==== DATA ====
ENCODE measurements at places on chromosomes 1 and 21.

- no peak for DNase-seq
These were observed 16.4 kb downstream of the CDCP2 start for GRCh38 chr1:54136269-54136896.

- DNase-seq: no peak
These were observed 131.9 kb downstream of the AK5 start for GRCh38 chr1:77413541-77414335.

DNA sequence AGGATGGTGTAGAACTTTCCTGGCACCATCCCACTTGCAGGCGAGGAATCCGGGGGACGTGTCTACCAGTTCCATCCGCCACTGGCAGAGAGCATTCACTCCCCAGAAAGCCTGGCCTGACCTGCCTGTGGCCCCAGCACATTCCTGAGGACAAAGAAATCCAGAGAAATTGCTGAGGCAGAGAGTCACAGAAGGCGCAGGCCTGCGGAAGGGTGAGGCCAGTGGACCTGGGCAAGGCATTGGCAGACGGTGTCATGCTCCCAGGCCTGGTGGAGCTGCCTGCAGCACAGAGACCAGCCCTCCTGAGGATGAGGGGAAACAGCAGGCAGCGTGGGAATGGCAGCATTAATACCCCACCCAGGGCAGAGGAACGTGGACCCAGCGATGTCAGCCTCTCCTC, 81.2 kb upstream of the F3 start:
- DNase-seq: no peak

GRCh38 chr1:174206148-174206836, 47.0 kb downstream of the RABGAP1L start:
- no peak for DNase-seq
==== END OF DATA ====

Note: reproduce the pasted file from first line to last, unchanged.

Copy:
ENCODE measurements at places on chromosomes 1 and 21.

- no peak for DNase-seq
These were observed 16.4 kb downstream of the CDCP2 start for GRCh38 chr1:54136269-54136896.

- DNase-seq: no peak
These were observed 131.9 kb downstream of the AK5 start for GRCh38 chr1:77413541-77414335.

DNA sequence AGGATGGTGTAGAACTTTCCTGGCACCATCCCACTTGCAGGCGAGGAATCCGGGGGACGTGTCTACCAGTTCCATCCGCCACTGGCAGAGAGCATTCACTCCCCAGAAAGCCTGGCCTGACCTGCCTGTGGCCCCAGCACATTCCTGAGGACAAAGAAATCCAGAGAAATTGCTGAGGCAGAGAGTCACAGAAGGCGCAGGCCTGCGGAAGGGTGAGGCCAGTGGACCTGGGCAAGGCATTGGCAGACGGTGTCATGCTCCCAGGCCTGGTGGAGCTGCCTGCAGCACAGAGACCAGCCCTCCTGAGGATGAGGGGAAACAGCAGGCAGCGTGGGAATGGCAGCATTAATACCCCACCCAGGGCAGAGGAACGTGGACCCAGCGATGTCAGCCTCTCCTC, 81.2 kb upstream of the F3 start:
- DNase-seq: no peak

GRCh38 chr1:174206148-174206836, 47.0 kb downstream of the RABGAP1L start:
- no peak for DNase-seq